Bring up the name Tinto Brass and, if you recognize it at all, the first thing that comes to mind is Caligula, the notorious and grotesque X-rated Roman epic produced by Penthouse magazine publisher Bob Guccione (who also added explicit footage into the already sleazy spectacle). There’s also the Nazisploitation Salon Kitty (the film that earned him the Caligula assignment) and finally a string of lighthearted erotic romps notable for their fascination with the ample derrieres of his usually unclothed leading ladies.
But before he plunged headlong into Eurotica, Brass was a free-wheeling cat mining a vein right out of the nouvelle vague. We’re not talking Godard, mind you, but here was an ambitious young Italian director looking to break out of the comedies and westerns cranked out by the industry by getting young and hip and groovy, dabbling in social satire and pushing the boundaries of film conventions and subject matter.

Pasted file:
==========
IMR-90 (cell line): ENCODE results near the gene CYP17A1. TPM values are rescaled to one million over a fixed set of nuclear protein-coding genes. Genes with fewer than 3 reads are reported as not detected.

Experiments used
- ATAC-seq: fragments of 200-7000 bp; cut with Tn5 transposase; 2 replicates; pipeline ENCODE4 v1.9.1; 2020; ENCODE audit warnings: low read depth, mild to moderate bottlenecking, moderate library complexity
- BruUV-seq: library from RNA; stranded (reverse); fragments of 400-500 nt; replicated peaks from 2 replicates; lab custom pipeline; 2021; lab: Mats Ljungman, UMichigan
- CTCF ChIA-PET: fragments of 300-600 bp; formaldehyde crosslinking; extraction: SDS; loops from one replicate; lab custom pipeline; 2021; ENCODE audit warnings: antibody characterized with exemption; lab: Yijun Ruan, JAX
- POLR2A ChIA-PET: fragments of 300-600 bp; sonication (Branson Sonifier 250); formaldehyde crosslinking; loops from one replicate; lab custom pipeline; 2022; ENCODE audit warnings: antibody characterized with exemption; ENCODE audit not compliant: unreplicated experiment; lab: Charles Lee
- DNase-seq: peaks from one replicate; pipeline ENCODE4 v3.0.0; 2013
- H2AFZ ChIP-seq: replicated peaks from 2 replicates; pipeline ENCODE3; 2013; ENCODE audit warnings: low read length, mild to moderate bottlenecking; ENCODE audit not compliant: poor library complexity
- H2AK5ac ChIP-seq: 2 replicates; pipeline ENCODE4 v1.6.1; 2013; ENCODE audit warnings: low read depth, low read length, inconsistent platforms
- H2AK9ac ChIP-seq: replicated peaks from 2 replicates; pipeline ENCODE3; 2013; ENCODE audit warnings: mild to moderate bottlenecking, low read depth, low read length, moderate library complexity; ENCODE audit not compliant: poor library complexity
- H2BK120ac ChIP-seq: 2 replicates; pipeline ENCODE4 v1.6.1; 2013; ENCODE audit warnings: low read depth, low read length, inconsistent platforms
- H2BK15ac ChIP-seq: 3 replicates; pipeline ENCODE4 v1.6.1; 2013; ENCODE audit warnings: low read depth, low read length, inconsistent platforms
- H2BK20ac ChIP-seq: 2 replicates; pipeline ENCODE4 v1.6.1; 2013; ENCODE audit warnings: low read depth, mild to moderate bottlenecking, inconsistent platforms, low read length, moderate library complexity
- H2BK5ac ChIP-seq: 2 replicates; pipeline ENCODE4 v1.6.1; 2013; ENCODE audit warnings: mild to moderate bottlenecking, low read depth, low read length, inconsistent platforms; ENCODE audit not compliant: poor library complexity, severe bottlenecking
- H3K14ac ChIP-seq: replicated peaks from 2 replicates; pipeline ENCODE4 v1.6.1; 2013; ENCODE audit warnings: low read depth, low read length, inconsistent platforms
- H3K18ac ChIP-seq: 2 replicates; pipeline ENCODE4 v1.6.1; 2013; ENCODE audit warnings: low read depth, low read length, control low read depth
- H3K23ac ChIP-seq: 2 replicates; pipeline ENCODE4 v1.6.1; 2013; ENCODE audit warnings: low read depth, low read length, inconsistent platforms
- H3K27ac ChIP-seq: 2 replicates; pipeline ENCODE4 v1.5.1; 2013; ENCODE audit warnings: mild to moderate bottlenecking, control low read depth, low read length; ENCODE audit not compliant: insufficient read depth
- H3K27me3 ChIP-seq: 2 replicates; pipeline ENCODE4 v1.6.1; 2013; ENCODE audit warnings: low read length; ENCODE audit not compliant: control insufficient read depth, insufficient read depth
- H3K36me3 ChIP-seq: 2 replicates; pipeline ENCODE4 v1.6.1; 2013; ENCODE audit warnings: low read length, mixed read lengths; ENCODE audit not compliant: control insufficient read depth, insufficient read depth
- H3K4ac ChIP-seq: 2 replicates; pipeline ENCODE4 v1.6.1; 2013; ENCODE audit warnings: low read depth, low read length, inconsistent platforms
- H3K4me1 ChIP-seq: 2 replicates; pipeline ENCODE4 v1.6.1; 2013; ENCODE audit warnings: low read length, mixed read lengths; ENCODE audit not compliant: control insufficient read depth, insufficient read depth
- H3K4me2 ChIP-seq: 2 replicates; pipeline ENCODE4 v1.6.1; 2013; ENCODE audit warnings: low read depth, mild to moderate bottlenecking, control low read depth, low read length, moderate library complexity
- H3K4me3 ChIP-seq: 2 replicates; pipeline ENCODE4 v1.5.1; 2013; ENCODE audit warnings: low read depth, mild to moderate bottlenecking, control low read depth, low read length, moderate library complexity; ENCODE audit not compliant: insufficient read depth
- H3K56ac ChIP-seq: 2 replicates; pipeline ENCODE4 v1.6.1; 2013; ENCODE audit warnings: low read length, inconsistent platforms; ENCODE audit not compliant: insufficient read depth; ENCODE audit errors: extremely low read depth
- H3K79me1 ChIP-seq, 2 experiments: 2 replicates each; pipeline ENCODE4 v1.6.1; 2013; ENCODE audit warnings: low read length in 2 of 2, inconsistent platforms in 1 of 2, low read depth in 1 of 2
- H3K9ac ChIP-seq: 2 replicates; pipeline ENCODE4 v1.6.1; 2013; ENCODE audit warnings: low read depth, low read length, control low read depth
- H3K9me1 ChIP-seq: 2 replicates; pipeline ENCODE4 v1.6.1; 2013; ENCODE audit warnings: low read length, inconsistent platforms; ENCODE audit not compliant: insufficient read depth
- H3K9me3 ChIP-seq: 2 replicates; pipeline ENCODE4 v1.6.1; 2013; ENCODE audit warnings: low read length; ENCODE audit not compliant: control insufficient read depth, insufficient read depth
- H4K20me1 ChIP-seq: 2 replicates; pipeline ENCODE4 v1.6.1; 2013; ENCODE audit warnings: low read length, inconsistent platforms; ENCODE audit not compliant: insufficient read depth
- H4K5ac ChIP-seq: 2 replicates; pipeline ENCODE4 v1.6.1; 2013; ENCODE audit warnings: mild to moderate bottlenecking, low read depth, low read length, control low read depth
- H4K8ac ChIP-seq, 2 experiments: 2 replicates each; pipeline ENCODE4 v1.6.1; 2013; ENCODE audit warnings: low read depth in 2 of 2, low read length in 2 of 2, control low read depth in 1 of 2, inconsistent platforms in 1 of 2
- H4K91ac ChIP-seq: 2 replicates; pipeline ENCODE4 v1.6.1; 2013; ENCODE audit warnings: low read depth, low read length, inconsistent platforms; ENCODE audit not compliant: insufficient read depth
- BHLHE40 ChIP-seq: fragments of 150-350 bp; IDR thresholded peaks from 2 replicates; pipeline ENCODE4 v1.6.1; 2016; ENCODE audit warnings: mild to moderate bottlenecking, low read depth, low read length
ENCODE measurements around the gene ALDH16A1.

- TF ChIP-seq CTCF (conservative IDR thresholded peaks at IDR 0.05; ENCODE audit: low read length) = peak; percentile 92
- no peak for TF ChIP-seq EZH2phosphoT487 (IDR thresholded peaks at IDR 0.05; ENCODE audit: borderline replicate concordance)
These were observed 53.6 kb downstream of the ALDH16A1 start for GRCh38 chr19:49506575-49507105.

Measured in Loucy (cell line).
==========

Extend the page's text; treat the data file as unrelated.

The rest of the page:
And thus was born Deadly Sweet (aka I Am What I Am, 1967), a spy thriller turned kooky murder mystery romp. Adapted from a novel by Sergio Donati (a frequent screenwriting partner of Sergio Leone and Sergio Sollima), it plays like a psychedelic Bond spoof directed by Richard Lester. Jean-Louis Trintignant is the out-of-work actor who spots sex kitten Ewa Aulin (the Swedish baby doll of Candy) at a disco and rushes her out of a murder scene and into pop-art playground of shifting film stock, multi-pane split screens, and Mad magazine gags. Brass embraces the creative energy and anything-goes culture of sixties cinema and tosses every pop culture impulse he can grab into the film: comic books, experimental cinema, the French New Wave, the British New Wave, cinema verité street scenes, Antonioni’s Blow-Up (a visit to a photography studio turns into an impromptu fashion shoot), TV’s Batman (Pow!).